By Eric Peters
2023 Audi A3
It’s an interesting fact that while small sedans have largely disappeared from the general market, you can still find a number of them in the luxury car market — including subcompact models like Audi’s A3 sedan.
It’s a really small car — about the same size as a Hyundai Accent, which is pretty much the smallest sedan you can buy. This pint-size Audi is nearly as economical to drive as the Accent, too, rating 28 mpg in city driving and 38 mpg on the highway. (The Accent carries an EPA rating of 33 city, 41 highway.)
But the A3 isn’t an economy car. It’s an economical luxury car.
And that may account for people wanting to buy it.
What It Is
The A3 is Audi’s smallest sedan, and a much smaller sedan than non-luxury-brand compacts such as the Honda Civic sedan and the Toyota Corolla sedan, both of which are nearly a foot longer.
It’s only 176.4 inches long — just barely longer than a Hyundai Accent sedan, which is the smallest four-door sedan you can still buy that isn’t a luxury-brand sedan.
It comes in two trims: Premium ($34,900) and Premium Plus ($38,500). Both trims come standard with a turbocharged 2.0-liter engine paired with a mild-hybrid system that cycles the engine off as often as possible (hence the economy car gas mileage) and a seven-speed automatic transmission.
Quattro all-wheel drive is available optionally.
LED headlights are now standard in both trims, and wireless charging has been added to the Convenience Package. Last year’s Prestige trim has been dropped.
Economy car mileage in a luxury car package.
Roomier back seat and larger trunk than rival small luxury cars offer.
Fits easily where it’s tight for larger cars.
What’s Not So Good
Generic exterior styling.
The upgrade (15-speaker, 680-watt) Bang & Olufsen 3D audio system requires buying the Premium Plus trim and then buying the $2,250 Technology Package, pushing this “entry-level” Audi’s MSRP well over $40,000.
Under The Hood
Economy cars are economical because their engines aren’t powerful. The A3’s 2.0-liter engine (standard in both trims) is powerful and economical. It makes 201 horsepower and uses only a little more gas than the 120-horsepower engine that just barely powers the only slightly more economical Hyundai Accent.
But it’s more than just power that makes the difference.
This Audi uses very little gas because its engine is frequently not using any. The A3 features a mild hybrid system that automatically shuts down the engine when engine power isn’t needed, as when the car isn’t moving or when it’s decelerating/coasting. A belt-driven starter is used to quickly get the engine running again whenever its power is needed, without the driver feeling (or hearing) it.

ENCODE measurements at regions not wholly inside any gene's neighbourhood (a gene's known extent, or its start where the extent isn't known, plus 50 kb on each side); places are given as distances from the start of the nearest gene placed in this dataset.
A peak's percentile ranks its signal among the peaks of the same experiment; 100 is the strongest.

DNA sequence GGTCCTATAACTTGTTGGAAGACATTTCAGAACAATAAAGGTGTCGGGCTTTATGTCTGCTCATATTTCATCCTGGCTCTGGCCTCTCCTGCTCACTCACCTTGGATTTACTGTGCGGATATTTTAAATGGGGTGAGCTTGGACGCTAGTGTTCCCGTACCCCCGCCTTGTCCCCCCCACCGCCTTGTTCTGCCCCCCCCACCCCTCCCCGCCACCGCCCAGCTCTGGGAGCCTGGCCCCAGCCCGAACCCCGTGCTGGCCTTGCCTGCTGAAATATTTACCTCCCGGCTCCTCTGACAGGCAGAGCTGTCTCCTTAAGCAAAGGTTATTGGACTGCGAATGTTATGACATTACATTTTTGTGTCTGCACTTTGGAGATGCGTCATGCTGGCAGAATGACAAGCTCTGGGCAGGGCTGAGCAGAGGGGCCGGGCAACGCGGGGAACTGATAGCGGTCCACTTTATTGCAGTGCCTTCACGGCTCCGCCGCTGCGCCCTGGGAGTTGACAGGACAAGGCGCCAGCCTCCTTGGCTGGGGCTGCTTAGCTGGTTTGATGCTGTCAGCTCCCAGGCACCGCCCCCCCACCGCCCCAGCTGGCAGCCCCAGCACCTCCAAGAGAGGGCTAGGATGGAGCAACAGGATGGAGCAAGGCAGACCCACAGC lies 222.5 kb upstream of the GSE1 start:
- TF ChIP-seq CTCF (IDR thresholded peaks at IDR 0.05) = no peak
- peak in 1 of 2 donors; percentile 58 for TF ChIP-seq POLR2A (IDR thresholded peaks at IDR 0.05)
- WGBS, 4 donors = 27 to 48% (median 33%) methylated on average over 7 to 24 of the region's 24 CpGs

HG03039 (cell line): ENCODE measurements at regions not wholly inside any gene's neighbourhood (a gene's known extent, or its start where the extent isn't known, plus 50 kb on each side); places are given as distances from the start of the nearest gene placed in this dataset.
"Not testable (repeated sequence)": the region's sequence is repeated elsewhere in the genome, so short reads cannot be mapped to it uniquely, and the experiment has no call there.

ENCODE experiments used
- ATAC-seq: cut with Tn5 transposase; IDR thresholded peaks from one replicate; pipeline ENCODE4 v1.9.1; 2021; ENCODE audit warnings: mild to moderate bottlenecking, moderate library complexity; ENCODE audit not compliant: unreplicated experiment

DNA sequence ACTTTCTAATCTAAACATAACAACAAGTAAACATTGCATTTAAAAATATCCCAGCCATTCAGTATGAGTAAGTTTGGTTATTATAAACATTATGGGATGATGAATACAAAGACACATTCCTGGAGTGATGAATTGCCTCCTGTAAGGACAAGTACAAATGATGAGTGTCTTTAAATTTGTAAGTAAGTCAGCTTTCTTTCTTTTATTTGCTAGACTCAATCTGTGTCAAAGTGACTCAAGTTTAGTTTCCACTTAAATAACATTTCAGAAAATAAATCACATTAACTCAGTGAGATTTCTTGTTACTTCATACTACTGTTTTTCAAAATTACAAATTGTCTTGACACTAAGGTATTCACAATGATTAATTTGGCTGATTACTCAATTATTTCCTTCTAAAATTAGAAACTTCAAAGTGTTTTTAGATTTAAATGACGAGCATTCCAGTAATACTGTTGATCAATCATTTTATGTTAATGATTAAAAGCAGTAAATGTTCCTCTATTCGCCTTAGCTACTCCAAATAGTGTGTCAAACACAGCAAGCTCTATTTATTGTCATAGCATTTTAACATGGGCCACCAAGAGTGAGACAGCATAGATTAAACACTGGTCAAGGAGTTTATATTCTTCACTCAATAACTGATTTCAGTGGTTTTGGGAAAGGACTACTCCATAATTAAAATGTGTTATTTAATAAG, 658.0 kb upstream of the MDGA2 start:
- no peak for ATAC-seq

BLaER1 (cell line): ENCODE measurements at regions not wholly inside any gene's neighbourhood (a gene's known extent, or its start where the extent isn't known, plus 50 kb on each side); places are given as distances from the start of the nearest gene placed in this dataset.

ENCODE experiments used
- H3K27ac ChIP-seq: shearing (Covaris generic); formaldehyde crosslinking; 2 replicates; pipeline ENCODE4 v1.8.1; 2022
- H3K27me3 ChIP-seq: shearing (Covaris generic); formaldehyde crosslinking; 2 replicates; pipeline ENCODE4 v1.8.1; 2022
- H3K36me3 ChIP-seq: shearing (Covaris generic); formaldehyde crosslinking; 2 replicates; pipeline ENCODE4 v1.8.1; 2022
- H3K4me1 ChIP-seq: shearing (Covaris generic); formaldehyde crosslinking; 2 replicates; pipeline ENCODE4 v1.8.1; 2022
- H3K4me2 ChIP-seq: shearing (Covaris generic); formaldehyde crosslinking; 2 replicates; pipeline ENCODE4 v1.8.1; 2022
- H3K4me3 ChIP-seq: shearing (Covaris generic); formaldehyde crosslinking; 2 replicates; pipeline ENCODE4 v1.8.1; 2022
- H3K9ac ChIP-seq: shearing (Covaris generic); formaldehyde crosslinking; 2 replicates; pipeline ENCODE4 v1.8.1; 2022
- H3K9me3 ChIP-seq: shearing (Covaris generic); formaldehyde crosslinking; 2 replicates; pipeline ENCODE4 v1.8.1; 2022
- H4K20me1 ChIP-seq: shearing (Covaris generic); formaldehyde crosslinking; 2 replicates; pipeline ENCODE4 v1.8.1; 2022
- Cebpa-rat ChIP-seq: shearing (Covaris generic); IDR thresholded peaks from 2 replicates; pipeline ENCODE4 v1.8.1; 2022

On The Road
One of the main reasons to buy a small car is because it is a small car.
Small cars are easier cars to drive in traffic because they can exploit briefly open windows in traffic that are closed to larger cars. It is easier to maneuver around something blocking the way when you are driving something that can sneak around it; To fit into a tight curbside parking spot you’d otherwise have to pass by, if you were driving a larger car.
The main reason not to buy a small car is, usually, the small car ride. That “small car” feeling you get when everything around you, just about, is bigger. That latter is something Audi can’t do much about without making the A3 bigger — and then it wouldn’t be an A3 anymore.
The former is something Audi did something about that.
In part by adding gravitas — weight.
A small car like the Hyundai Accent feels like what it is because it doesn’t weigh much — just 2,670 pounds. The almost-the-same-size A3 weighs 3,329 pounds (3,494 pounds for the Quattro model) and those additional pounds translate into heft, the quality that makes even a smaller car feel like a larger car.
Of course, weight isn’t the only difference. The A3 has a four-link rear suspension with aluminum rather than stamped steel pieces; the Accent has a simpler torsion beam rear suspension.
You’ll feel the difference every time the road dips, also when you push down on the accelerator. The A3 (SET ITAL) accelerates. (END ITAL) An economy car like the Accent eventually gets going.
At The Curb
The exterior of the A3 is blandly attractive.
It’s the inside that will turn your head — or, rather, the space inside, given how small this car is on the outside.
You’d expect the back seats in such a small car to be almost unusable. And they are — in rival subcompact luxury cars like the Mercedes A-Class, which offers a scanty 33.9 inches of rear-seat legroom versus a surprisingly generous 35.2 inches in the Audi.
The trunk, on the other hand, is tight — just 10.9 cubic feet of capacity.
As Audi’s least-expensive car, the A3, is nominally an “entry-level” car. The designation has lost much of its former meaning, though, because current “entry-level” luxury cars such as the A3 come standard with features and amenities you used to have to buy a much more expensive car to get. These include three-zone climate control, a configurable LCD instrument cluster (with another larger LCD screen off to its right that displays Google Earth-style GPS map overlays), leather seats and a panorama sunroof.
The Bottom Line
It’s economy-size, and as economical to drive as an economy car. But the A3’s an economy car like Hulk Hogan is petite.
View the Audi A3 this week.
Eric’s latest book, “Doomed: Good Cars Gone Wrong!” will be available soon. To find out more about Eric and read his past columns, please visit the Creators Syndicate webpage at www.creators.com.
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